The Problem(s) With Traditional Change Management
Updated: Oct 17
All organizations must address the issue of change.
Change may occur within an organization, or from outside an organization. But one way or another, every organization faces change, and has to deal with change management.
Traditional change management theory believes that successful change management starts at the top of the organization.
In other words, for a change management initiative to be successful, the CEO must be a great champion of change management. The CEO must lead the change management process and must enlist other top executives to develop and implement the change management plan.
The idea here is one of a waterfall, whereas the change management initiative will cascade down thru the organization from the top to the bottom.
Executives mobilize middle management, and managers are tasked with facilitating the flow of information from the C-level to the rank and file.
Studies that have evaluated the effectiveness of the top down model for change management consistently indicate that these type of change management strategies have a failure rate of 70%.
With such a high failure rate, something must be wrong.
If you knew that a project had a 70% chance of failing, would you even start the project, or would you look for alternatives?
Traditional top down change management models fail for many reasons;
First, such models view upper management as the sole, and most important originators of change ideas and initiatives. Employees are viewed as who needs to be 'changed.' In this model, employee ideas and inspiration for how the organization can be improved are ignored.
Second, in a top down model, employees that suggest alternatives to the senior management change initiatives are branded as 'sabotuers' of the plan. For fear of earning negative labels, employees are reluctant to be creative and are less likely to become actively engaged in seeing the change initiative succeed.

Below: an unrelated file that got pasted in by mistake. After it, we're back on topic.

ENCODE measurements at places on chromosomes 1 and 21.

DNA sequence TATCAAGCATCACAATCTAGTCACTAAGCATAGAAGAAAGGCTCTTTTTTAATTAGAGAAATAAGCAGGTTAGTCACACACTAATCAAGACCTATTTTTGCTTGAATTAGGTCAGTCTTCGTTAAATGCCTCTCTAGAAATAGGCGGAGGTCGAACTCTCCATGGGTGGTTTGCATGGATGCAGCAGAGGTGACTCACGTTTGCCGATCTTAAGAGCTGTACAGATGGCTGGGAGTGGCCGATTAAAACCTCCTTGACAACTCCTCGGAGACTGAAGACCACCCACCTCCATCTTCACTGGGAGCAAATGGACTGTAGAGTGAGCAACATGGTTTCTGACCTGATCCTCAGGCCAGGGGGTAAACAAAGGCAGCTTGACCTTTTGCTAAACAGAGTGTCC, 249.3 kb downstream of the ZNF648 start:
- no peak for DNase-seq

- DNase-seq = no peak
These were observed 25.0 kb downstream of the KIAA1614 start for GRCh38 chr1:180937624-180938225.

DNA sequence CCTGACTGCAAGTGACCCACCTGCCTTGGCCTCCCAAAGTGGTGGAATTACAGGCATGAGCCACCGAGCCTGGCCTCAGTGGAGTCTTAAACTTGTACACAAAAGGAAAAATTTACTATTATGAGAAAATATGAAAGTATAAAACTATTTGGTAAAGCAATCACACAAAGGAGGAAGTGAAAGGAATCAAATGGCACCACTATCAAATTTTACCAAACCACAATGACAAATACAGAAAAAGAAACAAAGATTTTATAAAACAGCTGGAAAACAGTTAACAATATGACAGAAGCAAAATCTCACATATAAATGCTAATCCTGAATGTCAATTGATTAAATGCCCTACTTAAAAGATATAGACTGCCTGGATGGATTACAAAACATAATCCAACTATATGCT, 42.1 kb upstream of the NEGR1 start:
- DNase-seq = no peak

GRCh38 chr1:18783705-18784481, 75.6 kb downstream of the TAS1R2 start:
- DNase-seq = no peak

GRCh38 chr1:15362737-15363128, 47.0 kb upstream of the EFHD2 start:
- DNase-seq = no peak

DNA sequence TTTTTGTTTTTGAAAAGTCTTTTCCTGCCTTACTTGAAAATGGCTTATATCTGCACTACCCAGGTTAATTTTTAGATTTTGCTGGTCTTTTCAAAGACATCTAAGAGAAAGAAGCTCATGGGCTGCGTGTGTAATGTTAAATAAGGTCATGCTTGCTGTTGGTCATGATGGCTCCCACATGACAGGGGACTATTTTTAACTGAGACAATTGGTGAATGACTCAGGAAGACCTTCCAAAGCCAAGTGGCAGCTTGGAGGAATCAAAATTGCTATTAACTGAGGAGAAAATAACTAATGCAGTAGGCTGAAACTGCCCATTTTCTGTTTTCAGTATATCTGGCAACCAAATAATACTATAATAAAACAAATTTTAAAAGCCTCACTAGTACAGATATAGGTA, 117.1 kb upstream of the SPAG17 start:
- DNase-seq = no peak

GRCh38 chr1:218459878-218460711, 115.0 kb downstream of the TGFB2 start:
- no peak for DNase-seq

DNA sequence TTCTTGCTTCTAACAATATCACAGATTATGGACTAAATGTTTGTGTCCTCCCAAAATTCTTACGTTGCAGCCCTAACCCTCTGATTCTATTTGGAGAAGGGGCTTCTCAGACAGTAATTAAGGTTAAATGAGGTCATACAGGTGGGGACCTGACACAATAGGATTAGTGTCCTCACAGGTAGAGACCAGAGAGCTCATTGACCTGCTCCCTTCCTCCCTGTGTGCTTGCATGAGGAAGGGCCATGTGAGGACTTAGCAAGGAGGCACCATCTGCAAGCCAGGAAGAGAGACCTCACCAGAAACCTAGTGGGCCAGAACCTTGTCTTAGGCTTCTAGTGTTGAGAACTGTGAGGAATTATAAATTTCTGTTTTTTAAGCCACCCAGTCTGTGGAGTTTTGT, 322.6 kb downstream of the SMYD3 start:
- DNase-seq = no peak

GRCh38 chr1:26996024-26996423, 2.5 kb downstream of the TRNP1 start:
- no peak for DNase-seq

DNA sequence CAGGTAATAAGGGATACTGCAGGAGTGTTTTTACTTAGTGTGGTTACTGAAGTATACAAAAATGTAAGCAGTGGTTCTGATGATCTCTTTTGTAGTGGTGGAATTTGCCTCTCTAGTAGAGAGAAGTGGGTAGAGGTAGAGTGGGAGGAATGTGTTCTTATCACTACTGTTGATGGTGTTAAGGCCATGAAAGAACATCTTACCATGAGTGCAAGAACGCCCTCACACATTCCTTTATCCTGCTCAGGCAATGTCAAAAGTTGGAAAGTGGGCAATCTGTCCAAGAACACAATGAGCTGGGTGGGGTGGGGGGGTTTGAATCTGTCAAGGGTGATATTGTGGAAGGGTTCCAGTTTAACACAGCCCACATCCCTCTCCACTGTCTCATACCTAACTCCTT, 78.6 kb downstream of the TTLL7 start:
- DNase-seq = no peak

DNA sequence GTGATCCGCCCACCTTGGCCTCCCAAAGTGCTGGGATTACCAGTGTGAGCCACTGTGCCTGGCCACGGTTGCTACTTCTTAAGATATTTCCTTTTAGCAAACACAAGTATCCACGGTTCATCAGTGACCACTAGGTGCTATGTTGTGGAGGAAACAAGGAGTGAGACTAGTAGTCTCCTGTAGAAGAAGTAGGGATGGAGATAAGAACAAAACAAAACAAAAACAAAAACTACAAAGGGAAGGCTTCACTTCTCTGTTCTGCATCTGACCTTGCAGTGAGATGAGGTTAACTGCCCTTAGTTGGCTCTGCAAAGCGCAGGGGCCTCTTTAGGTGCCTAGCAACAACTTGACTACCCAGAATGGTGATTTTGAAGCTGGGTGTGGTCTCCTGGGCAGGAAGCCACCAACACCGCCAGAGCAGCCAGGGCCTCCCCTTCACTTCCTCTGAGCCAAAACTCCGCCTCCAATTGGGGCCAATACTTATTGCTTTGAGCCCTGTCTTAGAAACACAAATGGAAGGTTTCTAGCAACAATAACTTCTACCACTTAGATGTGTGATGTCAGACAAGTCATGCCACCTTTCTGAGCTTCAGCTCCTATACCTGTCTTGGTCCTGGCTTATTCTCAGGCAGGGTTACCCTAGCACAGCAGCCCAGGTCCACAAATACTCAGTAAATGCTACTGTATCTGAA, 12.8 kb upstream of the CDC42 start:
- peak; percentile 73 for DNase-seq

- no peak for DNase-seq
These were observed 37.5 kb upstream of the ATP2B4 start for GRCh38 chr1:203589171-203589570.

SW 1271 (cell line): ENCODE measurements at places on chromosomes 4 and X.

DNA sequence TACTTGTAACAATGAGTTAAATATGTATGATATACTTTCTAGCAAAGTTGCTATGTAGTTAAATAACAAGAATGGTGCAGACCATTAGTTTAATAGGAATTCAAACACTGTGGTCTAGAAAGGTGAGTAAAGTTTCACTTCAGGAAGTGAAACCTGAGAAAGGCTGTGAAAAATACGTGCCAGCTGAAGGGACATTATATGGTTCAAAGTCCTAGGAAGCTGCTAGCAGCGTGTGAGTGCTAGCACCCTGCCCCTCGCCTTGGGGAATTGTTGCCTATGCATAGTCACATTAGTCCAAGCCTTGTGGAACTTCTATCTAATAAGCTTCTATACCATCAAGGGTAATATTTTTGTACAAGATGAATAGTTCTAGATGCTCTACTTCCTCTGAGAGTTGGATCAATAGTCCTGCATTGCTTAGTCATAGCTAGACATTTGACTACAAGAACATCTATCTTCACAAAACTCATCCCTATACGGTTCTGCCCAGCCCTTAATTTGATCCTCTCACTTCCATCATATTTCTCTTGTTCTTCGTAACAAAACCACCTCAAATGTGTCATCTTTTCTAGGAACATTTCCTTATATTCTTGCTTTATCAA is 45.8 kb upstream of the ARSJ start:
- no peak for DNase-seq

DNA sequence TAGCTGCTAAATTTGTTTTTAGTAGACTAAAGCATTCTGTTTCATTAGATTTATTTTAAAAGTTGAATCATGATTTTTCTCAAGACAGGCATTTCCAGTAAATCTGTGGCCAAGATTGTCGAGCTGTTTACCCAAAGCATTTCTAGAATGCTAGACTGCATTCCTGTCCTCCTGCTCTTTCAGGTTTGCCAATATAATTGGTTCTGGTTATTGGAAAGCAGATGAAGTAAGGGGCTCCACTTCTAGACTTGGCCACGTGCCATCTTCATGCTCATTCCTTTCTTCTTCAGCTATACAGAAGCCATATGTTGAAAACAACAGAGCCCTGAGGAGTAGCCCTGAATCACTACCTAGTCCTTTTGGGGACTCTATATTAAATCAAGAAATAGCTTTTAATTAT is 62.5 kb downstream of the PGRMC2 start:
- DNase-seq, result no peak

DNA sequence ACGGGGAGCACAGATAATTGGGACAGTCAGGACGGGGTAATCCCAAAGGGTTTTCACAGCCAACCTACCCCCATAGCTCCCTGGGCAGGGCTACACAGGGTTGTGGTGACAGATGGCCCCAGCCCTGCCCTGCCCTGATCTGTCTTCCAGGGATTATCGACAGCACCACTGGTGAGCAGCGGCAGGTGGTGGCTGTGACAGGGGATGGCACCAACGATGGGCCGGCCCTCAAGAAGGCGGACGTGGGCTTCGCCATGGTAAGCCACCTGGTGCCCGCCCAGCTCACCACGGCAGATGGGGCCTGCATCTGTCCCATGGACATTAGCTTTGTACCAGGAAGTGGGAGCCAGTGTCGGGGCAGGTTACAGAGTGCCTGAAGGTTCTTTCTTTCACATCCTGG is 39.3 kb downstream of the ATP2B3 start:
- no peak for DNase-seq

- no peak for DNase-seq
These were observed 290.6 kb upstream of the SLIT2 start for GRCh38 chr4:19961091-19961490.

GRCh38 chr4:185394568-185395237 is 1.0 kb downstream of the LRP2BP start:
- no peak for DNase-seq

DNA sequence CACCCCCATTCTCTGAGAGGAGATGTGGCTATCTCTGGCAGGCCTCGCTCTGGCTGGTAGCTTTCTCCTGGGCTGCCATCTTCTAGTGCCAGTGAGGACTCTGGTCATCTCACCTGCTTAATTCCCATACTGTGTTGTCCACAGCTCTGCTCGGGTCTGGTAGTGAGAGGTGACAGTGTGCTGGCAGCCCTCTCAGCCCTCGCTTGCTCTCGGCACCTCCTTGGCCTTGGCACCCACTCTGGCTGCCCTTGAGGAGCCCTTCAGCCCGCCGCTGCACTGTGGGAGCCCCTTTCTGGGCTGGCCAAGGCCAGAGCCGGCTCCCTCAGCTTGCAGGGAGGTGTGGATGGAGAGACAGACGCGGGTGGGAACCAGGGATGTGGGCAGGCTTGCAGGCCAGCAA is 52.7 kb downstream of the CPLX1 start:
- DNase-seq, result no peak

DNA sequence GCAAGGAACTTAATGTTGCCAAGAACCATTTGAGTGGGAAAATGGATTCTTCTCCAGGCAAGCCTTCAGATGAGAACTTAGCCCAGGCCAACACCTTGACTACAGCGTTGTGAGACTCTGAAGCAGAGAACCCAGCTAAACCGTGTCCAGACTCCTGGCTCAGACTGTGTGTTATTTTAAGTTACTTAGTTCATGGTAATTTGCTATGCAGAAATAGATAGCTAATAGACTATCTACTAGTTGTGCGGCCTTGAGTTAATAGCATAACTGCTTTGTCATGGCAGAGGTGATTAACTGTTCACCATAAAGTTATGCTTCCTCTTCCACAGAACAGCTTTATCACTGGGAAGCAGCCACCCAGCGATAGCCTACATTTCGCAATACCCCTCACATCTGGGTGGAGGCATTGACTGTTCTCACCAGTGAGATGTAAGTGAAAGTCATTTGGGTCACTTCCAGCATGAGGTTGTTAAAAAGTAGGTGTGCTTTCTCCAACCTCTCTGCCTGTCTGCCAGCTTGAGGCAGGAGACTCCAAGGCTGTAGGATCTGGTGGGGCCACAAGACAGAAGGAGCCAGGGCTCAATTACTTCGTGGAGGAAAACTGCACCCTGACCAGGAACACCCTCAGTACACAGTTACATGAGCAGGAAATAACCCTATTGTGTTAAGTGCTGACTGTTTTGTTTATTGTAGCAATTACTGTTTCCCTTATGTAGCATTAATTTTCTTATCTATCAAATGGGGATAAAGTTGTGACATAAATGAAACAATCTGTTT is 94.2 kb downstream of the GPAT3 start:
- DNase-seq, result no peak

Third, the top down model is heavily centralized, and focuses on senior management. Senior management are often insulated from many of the day to day activities of the organization, and are thereby in a difficult position to react quickly if aspects of the change management plan need to be amended.
Fourth, the top down method favours a 'carrot and stick' approach.
Employee's are encouraged to 'get on board' with the change initiative and will receive a reward for doing so. Conversely, employee's that do not support the change will at best, receive no reward, and at worst, experience a host of negative consequences like poor manager feedback on performance reviews, omission from promotion, etc.
These flaws in the traditional top down change management model are indeed a symptom of a larger problem.
The problem is that we are trying to push change onto an organization that is built for stability, not agility.
It's like trying to hit the gas and the brakes at the same time. We won't go anywhere, but we'll consume a lot of resources (gas and tires) trying to get there.
No matter how well senior management designs the change initiative, or how well middle managers work to implement the change plan, the organization simply is not structured in a way that allows for meaningful change and improvement.
The solution is to get the organization ready for change.
If we get the organization ready, we will have to worry much less about the resistance that may come from employees.
In a future post, I will discuss how to get your organization agile and ready for big change and improvement.
Chris is a business management consultant and family business advisor. For more resources and helpful information, please visit: www.abbusinessbuilders.ca